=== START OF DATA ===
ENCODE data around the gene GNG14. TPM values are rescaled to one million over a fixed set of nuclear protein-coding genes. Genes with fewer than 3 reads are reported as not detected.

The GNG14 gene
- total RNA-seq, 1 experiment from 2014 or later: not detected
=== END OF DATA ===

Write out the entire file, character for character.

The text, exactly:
ENCODE data around the gene GNG14. TPM values are rescaled to one million over a fixed set of nuclear protein-coding genes. Genes with fewer than 3 reads are reported as not detected.

The GNG14 gene
- total RNA-seq, 1 experiment from 2014 or later: not detected